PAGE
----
University of Ulster lecturer Roy Sterritt, after receiving a NASA Patent Application Award and a Patent plaque at the NASA Goddard Space Flight Center's New Technology Report Program ceremony in Mitchellville, Maryland.
US SPACE AGENCY NASA has been granted a patent on research by University of Ulster computer scientist Roy Sterritt and is using his autonomic software engineering methods in its ground-control systems.
Back at his Jordanstown laboratory this week from a ceremony in Maryland where NASA honoured him for his pioneering work, he said: “It was a marvellous feeling to be recognised publicly at such a high-profile event.”
“NASA’s recognition adds a whole new dimension to my activity at Ulster which I hope will develop further and lead to other innovative work that will make space exploration more secure.”
Mr Sterritt lectures in Informatics in the School of Computing and Mathematics and is a member of the Computer Science Research Institute. His interest in space related work was triggered partly by science fiction books as a child, and epic films such as Star Wars.
The Belfast man first caught NASA’s attention six years ago when senior scientists there heard him speak about concepts that even then seemed in the realms of science fiction. Now his research is helping change the face of space exploration.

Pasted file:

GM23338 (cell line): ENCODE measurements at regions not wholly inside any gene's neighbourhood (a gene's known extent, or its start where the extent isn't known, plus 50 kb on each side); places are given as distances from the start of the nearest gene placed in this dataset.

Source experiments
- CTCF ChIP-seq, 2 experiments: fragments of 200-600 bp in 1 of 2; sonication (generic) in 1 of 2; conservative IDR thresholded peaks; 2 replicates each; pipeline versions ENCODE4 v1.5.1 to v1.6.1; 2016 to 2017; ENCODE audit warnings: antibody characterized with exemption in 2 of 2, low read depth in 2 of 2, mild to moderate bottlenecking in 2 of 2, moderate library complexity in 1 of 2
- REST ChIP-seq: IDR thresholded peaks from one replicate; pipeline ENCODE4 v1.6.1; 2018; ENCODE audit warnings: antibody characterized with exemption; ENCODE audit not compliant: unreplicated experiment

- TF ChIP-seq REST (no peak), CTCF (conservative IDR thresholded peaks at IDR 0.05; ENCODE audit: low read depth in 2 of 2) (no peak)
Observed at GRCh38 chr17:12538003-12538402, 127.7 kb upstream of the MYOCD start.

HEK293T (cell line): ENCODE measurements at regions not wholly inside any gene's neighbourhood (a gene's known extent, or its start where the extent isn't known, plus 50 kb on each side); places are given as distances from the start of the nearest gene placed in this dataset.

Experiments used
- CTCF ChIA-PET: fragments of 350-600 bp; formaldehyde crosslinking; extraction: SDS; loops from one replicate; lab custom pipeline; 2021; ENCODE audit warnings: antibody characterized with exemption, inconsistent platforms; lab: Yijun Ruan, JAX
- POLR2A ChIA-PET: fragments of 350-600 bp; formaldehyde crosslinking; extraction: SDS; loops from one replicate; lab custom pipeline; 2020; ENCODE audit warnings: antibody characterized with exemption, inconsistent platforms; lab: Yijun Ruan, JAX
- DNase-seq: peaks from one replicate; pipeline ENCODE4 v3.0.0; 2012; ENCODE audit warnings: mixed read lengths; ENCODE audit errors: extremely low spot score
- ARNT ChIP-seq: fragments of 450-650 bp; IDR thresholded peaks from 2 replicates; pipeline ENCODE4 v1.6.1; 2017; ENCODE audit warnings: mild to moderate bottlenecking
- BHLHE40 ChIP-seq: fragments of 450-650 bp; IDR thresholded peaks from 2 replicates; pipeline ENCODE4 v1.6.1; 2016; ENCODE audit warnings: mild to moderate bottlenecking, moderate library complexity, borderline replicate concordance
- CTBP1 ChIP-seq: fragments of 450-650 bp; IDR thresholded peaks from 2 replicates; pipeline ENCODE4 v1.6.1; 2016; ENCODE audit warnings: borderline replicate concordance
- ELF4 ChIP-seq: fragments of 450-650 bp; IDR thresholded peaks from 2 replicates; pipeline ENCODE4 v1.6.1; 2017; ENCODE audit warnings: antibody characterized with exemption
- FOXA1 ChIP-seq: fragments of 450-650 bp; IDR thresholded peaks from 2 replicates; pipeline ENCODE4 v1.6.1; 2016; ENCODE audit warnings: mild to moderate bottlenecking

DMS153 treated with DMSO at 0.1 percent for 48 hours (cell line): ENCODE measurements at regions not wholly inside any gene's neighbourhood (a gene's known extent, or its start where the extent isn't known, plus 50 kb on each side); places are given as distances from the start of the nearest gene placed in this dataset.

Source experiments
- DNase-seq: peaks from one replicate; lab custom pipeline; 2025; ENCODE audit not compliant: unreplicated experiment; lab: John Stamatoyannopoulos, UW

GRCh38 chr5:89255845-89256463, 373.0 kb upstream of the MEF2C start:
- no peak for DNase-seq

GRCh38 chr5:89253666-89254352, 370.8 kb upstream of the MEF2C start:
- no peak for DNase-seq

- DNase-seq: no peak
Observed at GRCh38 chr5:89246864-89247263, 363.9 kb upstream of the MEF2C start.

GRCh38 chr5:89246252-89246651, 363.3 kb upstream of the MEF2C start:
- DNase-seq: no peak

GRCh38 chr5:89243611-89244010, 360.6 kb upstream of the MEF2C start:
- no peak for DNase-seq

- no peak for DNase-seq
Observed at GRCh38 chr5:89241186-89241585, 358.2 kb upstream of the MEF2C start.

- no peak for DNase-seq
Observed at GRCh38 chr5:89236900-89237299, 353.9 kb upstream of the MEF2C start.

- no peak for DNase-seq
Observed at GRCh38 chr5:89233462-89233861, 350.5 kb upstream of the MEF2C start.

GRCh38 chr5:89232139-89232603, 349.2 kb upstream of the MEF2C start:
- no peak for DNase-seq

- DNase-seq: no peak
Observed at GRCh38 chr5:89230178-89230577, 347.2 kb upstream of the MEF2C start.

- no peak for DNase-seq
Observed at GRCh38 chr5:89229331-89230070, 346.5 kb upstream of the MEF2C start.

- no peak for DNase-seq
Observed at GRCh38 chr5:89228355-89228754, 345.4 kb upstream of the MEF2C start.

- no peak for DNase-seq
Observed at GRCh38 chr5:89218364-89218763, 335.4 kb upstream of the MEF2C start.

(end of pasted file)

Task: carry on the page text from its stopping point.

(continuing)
Using the principles of ‘autonomic computing’, which attempts to mirror elements of human physiology in technology, he has investigated ways of making the next generation of space craft self-managing, instead of mission-control having to guide them at practically every turn.
Current thinking among space scientists foresees a future in which swarms of small craft will replace single-craft missions.
He and NASA scientist Mike Hinchey collaborated to devise programs that could make small robotic craft self-directing and self-controlling, and also self-destructing if their autonomous behaviour were to threaten the safety or technical aims of the mission.
Each received a NASA Patent Application Award and a Patent plaque at the prestigious annual NASA Goddard Space Flight Center's New Technology Report Program ceremony in Mitchellville, Maryland, last week. US authorities have granted NASA two patents on the men’s work so far, and more are in the pipeline.